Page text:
Moai is the local name for a group of colossal basalt stone statues on Easter Island, one of the Polynesian islands, erected between 1250 and 1500. Their lengths range between 2 m and 9 m, and their average weight is 14 tons, and some of them may reach 80 tons. It is interesting to note that these statues are directed mostly to the interior of the island.
Only the head and neck sometimes appear from the moai statues, but it was noticed because almost every statue has two hands and a torso. Its back contains inscriptions believed to symbolize an ancient language.
Eleven or more moai statues have been removed from the island and moved to locations around the world, including six of the thirteen carved from basalt.
Many archaeologists suggest that the statues were symbols of religious and political power and power. But they weren’t just symbols.
READ MORE: Great Wall of China
For the residents who erected and used them, they are repositories of the holy spirit. It was believed that in the ancient Polynesian religions making them doctrinally correctly with carved stone and wooden tools would result in them being charged with a magical spiritual essence called (mana).
Archaeologists believe the statues were representations of ancient Polynesian ancestors.
The reason for the reception of the moai statues towards the villages and the opposite of the ocean is to watch over the people and guard them, but the exception is the seven statues (Ako Akifi) facing the ocean in order to help travelers find the island.
There is a legend that says that there were seven men who waited for the arrival of their king.
But scientists are still not sure of their exact purpose or the meaning behind its creation, however, a team of researchers at the University of California, Los Angeles (UCLA), may finally be able to unravel the mystery of Easter Island.
A new study published by American archaeologist Jo Ann Van Tilburg, who is best known for her research on statues of Easter Island (Rapa Nui), reveals that she has deciphered the meaning behind the carved stone heads known as moai.
In a study published in the Journal of Archaeological Science, scientists claimed that the moai played a crucial role for the island’s inhabitants.
According to the study, moai carving and placing occurred throughout the island between the 14th and 19th centuries to enhance the fertility of the land.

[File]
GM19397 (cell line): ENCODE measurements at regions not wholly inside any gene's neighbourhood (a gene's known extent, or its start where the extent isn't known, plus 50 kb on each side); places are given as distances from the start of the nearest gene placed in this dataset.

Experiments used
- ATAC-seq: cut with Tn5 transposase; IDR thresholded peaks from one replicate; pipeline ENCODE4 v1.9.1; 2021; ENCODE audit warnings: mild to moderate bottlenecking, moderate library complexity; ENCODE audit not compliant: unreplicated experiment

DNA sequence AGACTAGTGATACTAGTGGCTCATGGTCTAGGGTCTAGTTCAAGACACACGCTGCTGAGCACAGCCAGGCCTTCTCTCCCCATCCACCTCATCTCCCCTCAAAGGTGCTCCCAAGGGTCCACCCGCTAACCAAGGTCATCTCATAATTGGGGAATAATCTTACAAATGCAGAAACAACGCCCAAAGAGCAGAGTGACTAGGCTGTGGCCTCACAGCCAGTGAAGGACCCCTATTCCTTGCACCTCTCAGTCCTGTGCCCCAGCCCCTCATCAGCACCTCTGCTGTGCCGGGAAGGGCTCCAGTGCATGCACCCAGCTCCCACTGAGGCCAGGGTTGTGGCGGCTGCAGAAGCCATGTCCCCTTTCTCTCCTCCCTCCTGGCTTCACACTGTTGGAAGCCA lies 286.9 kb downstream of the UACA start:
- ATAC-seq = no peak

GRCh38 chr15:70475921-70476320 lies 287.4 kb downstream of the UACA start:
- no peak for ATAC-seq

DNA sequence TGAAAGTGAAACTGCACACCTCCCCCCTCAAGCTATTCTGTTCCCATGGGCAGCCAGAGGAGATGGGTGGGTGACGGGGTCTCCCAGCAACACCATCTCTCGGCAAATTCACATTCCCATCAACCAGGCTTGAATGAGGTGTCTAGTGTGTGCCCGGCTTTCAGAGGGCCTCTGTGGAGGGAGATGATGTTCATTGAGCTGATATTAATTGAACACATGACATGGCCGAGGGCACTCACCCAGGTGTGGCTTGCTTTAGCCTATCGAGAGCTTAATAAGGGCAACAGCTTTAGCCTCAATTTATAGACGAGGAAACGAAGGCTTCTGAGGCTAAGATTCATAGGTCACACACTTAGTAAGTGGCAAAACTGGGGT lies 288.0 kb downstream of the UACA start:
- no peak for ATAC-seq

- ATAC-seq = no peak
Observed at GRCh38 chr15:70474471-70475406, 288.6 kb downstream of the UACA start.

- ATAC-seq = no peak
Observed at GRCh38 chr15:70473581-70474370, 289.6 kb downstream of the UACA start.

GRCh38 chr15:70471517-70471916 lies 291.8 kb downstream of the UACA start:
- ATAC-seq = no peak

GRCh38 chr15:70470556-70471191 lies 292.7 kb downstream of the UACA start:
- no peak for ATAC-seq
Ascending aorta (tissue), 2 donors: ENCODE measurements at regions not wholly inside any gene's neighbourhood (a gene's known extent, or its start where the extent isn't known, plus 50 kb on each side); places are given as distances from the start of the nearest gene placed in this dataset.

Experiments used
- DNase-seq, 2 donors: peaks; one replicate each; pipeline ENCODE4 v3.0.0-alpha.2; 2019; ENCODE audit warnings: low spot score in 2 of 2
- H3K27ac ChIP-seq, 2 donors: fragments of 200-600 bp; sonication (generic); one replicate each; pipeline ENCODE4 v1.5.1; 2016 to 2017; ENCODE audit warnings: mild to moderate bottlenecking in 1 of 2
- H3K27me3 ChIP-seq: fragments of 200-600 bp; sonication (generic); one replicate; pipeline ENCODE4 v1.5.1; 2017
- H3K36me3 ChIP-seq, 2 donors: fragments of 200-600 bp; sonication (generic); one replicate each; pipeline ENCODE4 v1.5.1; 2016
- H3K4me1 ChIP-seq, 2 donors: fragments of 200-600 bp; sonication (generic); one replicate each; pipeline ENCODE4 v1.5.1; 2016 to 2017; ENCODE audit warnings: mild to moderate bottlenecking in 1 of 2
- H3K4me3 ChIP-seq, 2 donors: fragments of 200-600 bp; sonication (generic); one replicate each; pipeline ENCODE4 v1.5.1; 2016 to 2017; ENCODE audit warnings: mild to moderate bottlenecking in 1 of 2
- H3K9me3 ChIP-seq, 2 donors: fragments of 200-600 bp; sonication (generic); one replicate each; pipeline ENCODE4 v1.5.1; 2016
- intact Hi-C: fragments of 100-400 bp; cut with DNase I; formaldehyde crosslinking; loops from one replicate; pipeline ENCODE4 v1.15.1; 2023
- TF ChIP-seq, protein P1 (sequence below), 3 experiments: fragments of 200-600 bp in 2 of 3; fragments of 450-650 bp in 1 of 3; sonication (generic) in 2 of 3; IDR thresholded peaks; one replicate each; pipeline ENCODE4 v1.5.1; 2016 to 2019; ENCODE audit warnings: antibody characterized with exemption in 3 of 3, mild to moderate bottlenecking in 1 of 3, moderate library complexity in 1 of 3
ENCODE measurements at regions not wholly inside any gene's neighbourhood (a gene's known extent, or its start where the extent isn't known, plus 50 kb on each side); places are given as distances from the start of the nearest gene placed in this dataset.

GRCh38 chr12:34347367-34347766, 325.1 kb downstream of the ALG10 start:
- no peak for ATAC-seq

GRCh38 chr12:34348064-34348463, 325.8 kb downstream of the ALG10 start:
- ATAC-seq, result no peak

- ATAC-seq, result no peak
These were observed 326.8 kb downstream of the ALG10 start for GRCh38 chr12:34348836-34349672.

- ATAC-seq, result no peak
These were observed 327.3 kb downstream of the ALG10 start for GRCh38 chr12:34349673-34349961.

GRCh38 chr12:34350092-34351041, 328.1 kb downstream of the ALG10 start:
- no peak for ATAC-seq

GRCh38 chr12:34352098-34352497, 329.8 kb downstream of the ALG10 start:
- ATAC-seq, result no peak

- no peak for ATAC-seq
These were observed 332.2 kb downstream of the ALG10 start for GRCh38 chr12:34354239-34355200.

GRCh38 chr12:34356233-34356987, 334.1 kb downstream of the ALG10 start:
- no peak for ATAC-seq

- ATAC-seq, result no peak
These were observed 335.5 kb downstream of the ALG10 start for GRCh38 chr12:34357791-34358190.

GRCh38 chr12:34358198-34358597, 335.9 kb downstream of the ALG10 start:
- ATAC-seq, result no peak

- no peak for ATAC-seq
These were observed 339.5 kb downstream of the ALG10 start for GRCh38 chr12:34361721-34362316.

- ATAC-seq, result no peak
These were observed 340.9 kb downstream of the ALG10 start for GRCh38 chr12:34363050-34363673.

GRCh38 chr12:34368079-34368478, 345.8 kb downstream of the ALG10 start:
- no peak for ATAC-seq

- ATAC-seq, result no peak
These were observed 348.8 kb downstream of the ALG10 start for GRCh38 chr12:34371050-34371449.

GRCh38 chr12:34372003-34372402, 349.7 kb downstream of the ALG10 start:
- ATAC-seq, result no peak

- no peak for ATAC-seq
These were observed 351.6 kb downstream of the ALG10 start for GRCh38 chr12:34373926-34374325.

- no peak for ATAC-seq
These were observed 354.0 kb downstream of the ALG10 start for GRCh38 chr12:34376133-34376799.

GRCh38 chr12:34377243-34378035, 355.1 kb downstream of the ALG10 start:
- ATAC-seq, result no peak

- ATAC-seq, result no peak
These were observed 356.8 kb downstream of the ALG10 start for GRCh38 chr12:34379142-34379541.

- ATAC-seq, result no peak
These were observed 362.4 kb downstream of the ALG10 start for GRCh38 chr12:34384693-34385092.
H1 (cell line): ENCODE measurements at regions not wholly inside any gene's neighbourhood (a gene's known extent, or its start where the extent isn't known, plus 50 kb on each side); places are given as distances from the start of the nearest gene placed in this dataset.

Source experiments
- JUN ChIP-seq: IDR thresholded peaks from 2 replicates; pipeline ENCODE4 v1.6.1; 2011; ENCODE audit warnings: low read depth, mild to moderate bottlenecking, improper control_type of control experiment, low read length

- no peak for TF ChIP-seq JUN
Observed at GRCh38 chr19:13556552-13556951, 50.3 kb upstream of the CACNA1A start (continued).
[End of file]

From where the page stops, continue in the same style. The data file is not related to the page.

Scientist Van Tilburg and her team studied two specific statues at the Rano Raraku quarry, on the eastern side of the island, which may date from 1510-1645.
Perhaps 95% of the ancient stone statues on Easter Island come from the Rano Raraku Quarry.
The American archaeologist analyzed soil samples around the quarry to find evidence of foods such as bananas, sweet potatoes and a tropical plant known as eaten taro or elephant ears.
The abundance of foods found in the soil around the quarry indicates that the land was a “hot spot” for farming on Easter Island.
Van Tilburg has spent the past 30 years on Easter Island, and her latest discovery was helped by Sarah Sherwood, a soil specialist and archaeologist at the University of California.
“I think our new analysis humanizes the production of moai,” said Van Tilburg, while Sherwood noted that “soil chemistry (such as calcium and phosphorous) showed high levels of elements essential for plant growth and essential for high productivity.”
While the soil in the quarry was so perfect that it seemed to be rich in water, natural fertilizers and nutrients, the soil on the rest of the island was rapidly eroding.
Scientists believe that this discovery indicates that the Easter Island civilization is agricultural-minded, as it was known to plant different crops in the same place over and over again.
The statues may have been moved from the quarry to ensure the sacred nature of the place across the island, and in doing so, the basic idea of the moai is fertility and its presence means stimulating agricultural food production, according to Van Tilburg.